Groton, Connecticut - In a first for the U.S. Navy, a submarine has launched and recovered an underwater drone used in a military operation.
The attack submarine USS North Dakota returned to its base in Connecticut on Monday following a nearly two-month deployment to the Mediterranean Sea specifically to test the drone-launching capability.
“This was something they thought we could go do,” Capt. Douglas Gordon, the vessel’s commanding officer, said in an interview. “We went out and we proved that.”
The drone was launched from a shelter attached to the top of the submarine that can also be used for the undersea deployment of divers and special forces.
The navy sees the drones, also known as unmanned undersea vehicles, as a cost-effective way to extend the reach of its submarine fleet, which has been gradually shrinking in size since the end of the Cold War.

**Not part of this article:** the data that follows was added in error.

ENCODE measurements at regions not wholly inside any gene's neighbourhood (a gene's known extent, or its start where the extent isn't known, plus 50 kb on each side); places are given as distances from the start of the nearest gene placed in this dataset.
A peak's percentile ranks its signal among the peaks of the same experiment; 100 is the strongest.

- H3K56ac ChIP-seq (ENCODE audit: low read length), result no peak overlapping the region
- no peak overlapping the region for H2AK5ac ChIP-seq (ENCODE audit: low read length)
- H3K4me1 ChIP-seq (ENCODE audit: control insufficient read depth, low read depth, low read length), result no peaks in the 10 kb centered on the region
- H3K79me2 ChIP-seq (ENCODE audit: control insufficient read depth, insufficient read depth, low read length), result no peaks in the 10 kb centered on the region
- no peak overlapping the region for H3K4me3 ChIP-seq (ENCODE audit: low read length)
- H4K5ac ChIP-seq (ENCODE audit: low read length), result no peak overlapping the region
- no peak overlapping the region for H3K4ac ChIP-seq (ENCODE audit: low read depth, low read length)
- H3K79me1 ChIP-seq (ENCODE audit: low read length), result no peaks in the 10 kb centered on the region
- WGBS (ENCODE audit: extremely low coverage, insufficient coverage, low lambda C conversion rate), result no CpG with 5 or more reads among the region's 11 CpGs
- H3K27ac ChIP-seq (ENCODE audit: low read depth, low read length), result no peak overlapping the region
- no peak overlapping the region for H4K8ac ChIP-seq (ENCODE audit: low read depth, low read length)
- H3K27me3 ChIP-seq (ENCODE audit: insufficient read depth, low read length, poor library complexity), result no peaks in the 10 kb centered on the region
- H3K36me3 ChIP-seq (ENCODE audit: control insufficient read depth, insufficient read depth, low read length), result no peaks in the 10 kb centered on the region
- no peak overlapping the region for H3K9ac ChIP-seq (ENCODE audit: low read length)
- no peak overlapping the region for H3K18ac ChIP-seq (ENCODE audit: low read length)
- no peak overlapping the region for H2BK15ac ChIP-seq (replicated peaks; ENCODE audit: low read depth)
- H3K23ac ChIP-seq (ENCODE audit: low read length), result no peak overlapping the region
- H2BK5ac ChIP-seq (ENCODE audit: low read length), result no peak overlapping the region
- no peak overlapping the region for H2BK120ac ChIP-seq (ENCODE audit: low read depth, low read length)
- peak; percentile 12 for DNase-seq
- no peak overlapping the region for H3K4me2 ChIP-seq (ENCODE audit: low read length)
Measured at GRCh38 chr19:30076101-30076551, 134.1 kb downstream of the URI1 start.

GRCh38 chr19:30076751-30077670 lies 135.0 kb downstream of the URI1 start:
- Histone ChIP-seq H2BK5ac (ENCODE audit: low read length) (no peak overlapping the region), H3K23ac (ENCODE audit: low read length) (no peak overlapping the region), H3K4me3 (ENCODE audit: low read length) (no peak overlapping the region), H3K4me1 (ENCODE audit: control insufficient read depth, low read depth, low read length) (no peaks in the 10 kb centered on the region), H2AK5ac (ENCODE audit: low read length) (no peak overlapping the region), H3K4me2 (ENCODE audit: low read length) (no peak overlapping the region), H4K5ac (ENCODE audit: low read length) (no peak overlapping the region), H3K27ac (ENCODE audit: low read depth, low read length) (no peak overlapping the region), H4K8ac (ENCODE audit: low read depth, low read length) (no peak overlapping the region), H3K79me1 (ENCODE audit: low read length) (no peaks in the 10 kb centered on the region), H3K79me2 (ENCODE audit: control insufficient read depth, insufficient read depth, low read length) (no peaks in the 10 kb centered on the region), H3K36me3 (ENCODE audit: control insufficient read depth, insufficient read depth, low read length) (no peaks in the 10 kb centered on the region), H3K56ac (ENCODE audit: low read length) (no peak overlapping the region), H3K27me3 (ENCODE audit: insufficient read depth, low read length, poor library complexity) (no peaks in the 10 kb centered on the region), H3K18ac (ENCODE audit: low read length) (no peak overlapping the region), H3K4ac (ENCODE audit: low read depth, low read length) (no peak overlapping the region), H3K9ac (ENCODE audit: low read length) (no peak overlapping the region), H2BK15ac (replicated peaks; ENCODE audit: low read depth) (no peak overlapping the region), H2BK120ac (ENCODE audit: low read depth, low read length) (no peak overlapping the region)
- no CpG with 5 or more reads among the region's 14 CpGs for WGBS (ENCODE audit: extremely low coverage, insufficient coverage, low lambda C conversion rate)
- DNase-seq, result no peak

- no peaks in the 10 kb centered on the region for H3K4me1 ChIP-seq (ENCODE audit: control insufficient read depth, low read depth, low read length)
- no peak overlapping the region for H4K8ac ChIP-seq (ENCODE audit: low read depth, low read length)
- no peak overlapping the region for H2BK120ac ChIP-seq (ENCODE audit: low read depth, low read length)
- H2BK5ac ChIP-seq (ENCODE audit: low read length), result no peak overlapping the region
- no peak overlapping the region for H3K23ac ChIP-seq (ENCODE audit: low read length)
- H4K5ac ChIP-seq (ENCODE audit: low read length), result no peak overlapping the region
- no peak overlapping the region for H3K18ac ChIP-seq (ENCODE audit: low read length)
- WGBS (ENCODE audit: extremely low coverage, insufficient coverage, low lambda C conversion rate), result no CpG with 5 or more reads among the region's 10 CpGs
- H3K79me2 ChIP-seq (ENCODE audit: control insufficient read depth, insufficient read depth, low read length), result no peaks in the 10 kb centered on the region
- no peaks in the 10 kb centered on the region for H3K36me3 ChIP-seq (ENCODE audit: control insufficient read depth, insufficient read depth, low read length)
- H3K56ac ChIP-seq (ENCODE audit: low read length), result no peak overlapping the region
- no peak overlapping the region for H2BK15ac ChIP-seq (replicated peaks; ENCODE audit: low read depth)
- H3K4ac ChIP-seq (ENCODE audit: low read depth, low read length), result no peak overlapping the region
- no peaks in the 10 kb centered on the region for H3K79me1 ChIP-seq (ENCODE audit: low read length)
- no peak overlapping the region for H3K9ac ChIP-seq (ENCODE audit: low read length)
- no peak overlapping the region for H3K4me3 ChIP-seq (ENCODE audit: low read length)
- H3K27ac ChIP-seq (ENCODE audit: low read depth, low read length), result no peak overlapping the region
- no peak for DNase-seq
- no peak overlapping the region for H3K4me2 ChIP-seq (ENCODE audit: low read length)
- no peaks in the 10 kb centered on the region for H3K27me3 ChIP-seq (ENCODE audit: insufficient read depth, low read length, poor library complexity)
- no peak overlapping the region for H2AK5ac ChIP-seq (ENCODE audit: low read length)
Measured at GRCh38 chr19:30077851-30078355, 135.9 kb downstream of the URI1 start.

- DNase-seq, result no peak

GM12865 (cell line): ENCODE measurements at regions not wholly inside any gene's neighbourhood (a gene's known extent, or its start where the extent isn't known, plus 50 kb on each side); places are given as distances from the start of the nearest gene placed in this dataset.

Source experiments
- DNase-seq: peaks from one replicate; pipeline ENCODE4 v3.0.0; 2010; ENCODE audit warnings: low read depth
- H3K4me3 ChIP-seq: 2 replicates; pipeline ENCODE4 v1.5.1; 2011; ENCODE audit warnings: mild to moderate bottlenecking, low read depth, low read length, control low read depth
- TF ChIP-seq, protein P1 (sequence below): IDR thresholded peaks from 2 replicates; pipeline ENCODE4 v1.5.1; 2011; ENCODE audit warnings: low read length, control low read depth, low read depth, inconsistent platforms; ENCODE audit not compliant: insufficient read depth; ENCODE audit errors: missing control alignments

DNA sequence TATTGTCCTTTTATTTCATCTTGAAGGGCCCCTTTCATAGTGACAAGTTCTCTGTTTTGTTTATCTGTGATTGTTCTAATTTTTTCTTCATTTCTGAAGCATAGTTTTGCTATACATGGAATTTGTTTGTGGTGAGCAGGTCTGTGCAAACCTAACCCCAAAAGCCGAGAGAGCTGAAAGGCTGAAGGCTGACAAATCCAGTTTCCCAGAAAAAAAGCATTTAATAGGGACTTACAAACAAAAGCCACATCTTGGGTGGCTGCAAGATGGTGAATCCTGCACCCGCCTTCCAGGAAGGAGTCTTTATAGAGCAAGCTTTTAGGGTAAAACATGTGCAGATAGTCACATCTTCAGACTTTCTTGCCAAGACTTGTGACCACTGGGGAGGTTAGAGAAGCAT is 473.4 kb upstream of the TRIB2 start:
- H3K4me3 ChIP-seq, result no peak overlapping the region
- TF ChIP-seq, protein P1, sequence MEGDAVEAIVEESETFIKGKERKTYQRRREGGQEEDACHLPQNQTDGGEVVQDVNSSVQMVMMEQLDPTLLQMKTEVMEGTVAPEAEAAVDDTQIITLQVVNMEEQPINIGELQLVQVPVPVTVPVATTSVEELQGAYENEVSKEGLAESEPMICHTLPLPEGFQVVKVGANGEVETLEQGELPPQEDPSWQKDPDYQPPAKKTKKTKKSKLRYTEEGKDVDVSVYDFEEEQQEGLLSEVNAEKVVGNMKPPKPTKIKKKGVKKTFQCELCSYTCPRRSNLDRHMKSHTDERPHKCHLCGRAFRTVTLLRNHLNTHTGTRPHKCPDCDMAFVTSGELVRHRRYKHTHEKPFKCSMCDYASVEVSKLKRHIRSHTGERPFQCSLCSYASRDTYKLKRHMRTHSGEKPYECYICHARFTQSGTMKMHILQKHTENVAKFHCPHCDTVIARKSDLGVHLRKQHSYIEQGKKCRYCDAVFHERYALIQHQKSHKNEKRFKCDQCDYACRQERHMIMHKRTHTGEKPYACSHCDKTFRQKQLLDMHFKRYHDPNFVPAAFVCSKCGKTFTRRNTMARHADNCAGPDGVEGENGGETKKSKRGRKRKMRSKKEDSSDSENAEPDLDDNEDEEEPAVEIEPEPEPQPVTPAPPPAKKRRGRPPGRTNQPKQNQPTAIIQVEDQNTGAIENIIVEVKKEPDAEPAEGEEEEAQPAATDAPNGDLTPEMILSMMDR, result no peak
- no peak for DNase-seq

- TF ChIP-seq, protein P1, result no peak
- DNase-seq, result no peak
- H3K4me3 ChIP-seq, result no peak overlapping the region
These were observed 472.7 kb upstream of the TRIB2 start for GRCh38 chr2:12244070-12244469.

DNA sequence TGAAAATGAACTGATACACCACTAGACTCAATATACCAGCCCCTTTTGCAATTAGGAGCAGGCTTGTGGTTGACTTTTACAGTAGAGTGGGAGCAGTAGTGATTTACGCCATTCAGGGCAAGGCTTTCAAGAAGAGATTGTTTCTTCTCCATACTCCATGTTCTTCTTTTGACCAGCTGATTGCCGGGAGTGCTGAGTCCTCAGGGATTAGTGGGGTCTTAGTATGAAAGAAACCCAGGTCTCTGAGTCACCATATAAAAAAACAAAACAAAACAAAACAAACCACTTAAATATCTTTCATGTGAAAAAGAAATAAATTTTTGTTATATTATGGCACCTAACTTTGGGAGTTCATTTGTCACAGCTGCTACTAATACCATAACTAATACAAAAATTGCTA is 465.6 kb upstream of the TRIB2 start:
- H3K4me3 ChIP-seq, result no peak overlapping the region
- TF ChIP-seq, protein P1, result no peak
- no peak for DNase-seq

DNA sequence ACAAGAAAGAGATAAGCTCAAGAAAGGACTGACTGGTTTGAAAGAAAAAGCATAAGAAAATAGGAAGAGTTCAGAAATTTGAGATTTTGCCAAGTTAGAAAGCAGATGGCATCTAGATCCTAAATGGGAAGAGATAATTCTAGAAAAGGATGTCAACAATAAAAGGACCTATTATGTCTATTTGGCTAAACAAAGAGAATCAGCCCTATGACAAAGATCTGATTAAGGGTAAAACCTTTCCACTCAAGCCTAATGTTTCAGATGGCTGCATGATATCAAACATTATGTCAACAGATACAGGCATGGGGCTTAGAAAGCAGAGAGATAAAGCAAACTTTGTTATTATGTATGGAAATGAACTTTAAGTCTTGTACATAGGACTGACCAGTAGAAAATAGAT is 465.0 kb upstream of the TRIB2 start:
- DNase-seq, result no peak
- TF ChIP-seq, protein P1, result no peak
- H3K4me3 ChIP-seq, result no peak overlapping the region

The navy has used unmanned vehicles to simulate enemy submarines for training purposes since the 1970s, and they also have been used to detect mines and map the ocean floor. The military has been researching how to use them more for other purposes including intelligence gathering and even anti-submarine warfare.
The drone deployed by the USS North Dakota was a Remus 600, a 500-pound (227-kg), 10-foot-long (3-meter- long) vehicle.